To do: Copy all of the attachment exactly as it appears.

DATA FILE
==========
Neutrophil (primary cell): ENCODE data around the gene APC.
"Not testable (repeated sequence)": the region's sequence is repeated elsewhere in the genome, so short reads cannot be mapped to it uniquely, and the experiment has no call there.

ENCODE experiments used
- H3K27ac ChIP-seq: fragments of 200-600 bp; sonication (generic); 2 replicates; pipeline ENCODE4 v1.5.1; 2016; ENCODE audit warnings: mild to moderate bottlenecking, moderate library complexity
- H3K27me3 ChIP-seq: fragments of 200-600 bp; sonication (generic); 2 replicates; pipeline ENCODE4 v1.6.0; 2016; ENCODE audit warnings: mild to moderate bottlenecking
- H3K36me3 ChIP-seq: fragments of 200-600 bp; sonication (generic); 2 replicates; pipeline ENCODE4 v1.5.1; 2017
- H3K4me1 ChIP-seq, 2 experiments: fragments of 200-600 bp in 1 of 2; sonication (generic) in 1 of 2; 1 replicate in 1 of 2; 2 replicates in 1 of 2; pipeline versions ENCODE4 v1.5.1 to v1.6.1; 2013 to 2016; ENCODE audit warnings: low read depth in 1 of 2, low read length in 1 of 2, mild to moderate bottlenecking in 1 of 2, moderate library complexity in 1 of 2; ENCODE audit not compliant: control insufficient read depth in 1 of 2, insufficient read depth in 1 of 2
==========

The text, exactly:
Neutrophil (primary cell): ENCODE data around the gene APC.
"Not testable (repeated sequence)": the region's sequence is repeated elsewhere in the genome, so short reads cannot be mapped to it uniquely, and the experiment has no call there.

ENCODE experiments used
- H3K27ac ChIP-seq: fragments of 200-600 bp; sonication (generic); 2 replicates; pipeline ENCODE4 v1.5.1; 2016; ENCODE audit warnings: mild to moderate bottlenecking, moderate library complexity
- H3K27me3 ChIP-seq: fragments of 200-600 bp; sonication (generic); 2 replicates; pipeline ENCODE4 v1.6.0; 2016; ENCODE audit warnings: mild to moderate bottlenecking
- H3K36me3 ChIP-seq: fragments of 200-600 bp; sonication (generic); 2 replicates; pipeline ENCODE4 v1.5.1; 2017
- H3K4me1 ChIP-seq, 2 experiments: fragments of 200-600 bp in 1 of 2; sonication (generic) in 1 of 2; 1 replicate in 1 of 2; 2 replicates in 1 of 2; pipeline versions ENCODE4 v1.5.1 to v1.6.1; 2013 to 2016; ENCODE audit warnings: low read depth in 1 of 2, low read length in 1 of 2, mild to moderate bottlenecking in 1 of 2, moderate library complexity in 1 of 2; ENCODE audit not compliant: control insufficient read depth in 1 of 2, insufficient read depth in 1 of 2